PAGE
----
Knitted knockers for a ‘breast’ cause

2016-01-28 06:00
Carine White inspired local residents to knit woollen boobs to serve as an alternative to prosthe-tics for women who have undergone mastectomies.               Photo: MONIQUE BASSON

Carine White inspired local residents to knit woollen boobs to serve as an alternative to prosthe-tics for women who have undergone mastectomies. Photo: MONIQUE BASSON

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KNIT, purl, knit knit, purl . . . one, two, one one, two . . .

Some avid knitters knitted up a storm for a good cause - creating woollen breast substitutes in a shift away from their usual bed socks and jerseys.

Funded by donations, Carine White from Jeffreys Bay yarned together a successful knitathon after reading about ‘Knitted Knockers’ on Facebook - producing 125 pairs of woollen pro-stheses for women who have undergone mastectomies.

According to White, who is passionate about people and involved in a number of community projects, the ‘Knitted Knockers’ are best described as special handmade breast prostheses for women who have undergone mastectomies or other procedures to their breasts.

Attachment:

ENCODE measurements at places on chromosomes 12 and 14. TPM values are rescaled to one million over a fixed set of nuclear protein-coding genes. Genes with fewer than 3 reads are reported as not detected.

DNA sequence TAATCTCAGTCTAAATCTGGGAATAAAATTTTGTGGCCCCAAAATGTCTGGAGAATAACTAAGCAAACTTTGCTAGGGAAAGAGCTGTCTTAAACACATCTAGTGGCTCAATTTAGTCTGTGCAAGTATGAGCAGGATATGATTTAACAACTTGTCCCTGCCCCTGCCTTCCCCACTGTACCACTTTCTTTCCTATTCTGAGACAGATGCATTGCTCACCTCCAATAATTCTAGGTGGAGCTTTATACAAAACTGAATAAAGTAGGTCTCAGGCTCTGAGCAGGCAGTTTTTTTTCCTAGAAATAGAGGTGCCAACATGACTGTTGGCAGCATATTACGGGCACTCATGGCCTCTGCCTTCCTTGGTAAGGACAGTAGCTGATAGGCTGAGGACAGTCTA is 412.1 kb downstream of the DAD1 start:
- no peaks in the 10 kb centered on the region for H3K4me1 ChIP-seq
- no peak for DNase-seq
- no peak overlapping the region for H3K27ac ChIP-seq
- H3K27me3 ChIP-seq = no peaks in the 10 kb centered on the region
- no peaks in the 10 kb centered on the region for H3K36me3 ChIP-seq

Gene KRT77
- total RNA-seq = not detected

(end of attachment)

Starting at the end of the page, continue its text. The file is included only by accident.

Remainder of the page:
“Unlike traditional breast prostheses that are usually expensive and uncomfortable, the knitted ones are soft, comfortable, beautiful and well placed in a regular bra,” says White. “Made from organic cotton and stuffed with merino wool, these woollen substitutes take the shape and feel of a real breast.”

According to White, after seeing the post about ‘Knitted Knockers’ on Facebook, she thought to give it a go.

“Each ‘Knitted Knocker’ kit costs R50. Within weeks of posting a plea for donations on Facebook, I raised R5 000 - all of which was used to buy these kits,” says White.

“Knowing that I will not be able to knit well over 100 woollen boobs myself, I roped in the help of the community and hosted a knitathon at Fountains Mall in October, last year.

“I was ecstatic about it; I think it is absolutely great. There are many people who do not have the necessary funds for prosthetics.

For White, the best part of the ‘Knitted Knockers’ are that they are free. She is now looking for worthy recipients in the Kouga region.

For more information or to receive a ‘Knitted Knocker’, contact White at 082 781 1264.

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